Guido by FuriaRelease date: October 16, 2016
Label: Pagan Records
The mysterious Furia recorded this EP around 320 meters in depth, underground, in its entirety in a mine named Guido, hence the name of the record. Furia is a band shrouded in secrecy with little information available, who literally went underground to make music on this record live.
Furia is part of a small Polish collective of artists, named ‘Let the World Burn’. Other bands like Massemord, FDS and Cssabia seem to be attached to it, but it’s never really clear what happens behind closed doors so to say with these collectives. The group tends to stand apart from the general Polish scene and do its own thing. Furia for example is known as the inventors of ‘nekrofolk’, which is a vague term until you listen to the music they make, it’ll all make sense then.
In a way the record is divided in two parts, one contains the songs ‘1’ and ‘2’, and is called ‘Stara Polska księżycowa’, which I think translates to ‘Old Polish Moon’. Stomping folk music with a cold, morbid sound is indeed a fitting description for the sound of Furia, but the atmosphere and spoken elements betray much more on the second track. Slow but full of purpose the tracks progress with rhythms you wouldn’t expect and sing-a-long elements even. It would almost be jolly.
‘Ubrdy część pierwsza’ is the title of part two, but I haven’t been able to translate it properly. But the strange opening of ‘320 w 2’ is already telling for the atmosphere, because it’s like going down the elevator shaft into the debts. Probably that is actually what we are hearing. It’s a short intermezzo, before ‘Hahary’ takes its time to build up, slowly and in a way that makes you wonder where this is all going. A groaning voice murmurs over the minimal music, which is almost a bit jazzy. It then starts building up, with a reverb to create a sonic tunnel effect. I guess you could call it kraut rock almost, there’s little growth, just repetition.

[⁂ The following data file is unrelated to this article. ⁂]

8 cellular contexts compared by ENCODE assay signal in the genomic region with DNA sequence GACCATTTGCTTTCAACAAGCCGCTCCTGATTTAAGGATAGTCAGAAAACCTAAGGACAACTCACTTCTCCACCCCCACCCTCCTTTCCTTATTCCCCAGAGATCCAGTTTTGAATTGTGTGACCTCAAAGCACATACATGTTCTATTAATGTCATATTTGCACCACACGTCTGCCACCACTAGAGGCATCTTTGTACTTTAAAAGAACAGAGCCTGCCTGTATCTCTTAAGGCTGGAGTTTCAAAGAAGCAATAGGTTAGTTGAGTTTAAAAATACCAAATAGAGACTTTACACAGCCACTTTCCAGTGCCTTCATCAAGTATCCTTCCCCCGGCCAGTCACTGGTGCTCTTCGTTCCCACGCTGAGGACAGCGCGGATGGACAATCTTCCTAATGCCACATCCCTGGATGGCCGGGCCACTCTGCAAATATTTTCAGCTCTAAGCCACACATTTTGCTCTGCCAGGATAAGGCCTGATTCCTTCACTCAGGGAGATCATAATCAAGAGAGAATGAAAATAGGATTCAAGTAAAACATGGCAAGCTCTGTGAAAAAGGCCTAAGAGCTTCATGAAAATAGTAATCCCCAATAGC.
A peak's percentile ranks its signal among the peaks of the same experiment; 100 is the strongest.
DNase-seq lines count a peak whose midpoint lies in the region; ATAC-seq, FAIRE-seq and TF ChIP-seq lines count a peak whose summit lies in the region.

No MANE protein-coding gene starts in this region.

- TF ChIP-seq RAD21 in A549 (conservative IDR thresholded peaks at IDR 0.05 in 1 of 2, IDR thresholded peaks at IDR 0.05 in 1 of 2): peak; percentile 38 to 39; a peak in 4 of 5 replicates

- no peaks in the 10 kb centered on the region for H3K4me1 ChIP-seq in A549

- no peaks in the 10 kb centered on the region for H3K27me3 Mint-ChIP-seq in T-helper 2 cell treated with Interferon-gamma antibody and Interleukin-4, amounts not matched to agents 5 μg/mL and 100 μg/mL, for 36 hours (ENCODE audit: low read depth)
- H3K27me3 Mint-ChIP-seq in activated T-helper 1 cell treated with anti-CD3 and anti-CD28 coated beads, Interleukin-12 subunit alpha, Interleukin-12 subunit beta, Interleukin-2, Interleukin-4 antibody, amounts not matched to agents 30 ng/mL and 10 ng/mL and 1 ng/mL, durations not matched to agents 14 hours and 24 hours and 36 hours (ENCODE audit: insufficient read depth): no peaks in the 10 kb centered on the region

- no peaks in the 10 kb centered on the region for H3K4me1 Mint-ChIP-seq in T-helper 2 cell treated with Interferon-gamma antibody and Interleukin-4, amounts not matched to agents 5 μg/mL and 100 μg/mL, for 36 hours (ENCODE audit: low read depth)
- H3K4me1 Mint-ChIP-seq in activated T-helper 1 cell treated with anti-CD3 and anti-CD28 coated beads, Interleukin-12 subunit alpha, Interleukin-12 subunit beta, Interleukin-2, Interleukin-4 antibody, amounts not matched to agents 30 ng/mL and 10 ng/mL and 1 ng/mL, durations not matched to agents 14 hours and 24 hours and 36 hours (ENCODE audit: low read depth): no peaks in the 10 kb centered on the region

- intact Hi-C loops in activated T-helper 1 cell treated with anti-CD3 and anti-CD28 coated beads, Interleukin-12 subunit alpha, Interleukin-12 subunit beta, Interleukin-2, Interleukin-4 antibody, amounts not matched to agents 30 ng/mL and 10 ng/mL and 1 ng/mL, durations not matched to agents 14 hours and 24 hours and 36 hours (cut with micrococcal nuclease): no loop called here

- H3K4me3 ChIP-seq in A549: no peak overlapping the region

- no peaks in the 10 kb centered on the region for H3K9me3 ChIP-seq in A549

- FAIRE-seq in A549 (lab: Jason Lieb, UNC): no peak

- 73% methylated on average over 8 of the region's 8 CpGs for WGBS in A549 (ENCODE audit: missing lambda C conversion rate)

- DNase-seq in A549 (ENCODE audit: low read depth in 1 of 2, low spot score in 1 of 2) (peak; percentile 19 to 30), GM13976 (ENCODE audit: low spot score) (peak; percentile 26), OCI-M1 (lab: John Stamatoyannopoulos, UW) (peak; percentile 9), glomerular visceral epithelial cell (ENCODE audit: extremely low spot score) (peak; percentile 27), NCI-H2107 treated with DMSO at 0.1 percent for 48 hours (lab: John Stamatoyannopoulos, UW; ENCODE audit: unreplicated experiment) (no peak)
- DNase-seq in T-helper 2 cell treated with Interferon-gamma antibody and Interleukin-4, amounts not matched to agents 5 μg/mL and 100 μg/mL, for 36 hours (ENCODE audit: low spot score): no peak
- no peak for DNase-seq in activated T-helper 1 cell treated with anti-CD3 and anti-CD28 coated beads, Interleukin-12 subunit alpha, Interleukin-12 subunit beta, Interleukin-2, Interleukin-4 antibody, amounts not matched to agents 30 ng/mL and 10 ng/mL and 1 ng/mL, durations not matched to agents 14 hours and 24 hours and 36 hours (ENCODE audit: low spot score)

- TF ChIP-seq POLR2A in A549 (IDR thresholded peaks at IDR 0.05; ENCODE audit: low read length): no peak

‘Łączka’ is even stranger, and reminds me most of Tunng’s folktronica. A lumpy rhythm with those softly spoken words in a deep voice for a good couple of minutes, before the song swells with screaming guitars, but the rhythm never fades. It’s a foreboding trotting track, with little black metal traces remaining. You could indeed call them progressive in their interesting play with the sound. Closing track is ‘Lew Albinos’, which has some ripping guitar tones to take it away. I reminds me a bit of that slow paced Urfaust sound, but without the maddening shrieks. It feels like the slow procession of the miners through the tunnels, grim, bleak and dark with nothing but darkness awaiting.
Furia delivers excellence on this record. Check it out, you won’t regret it. Out on vinyl and digital.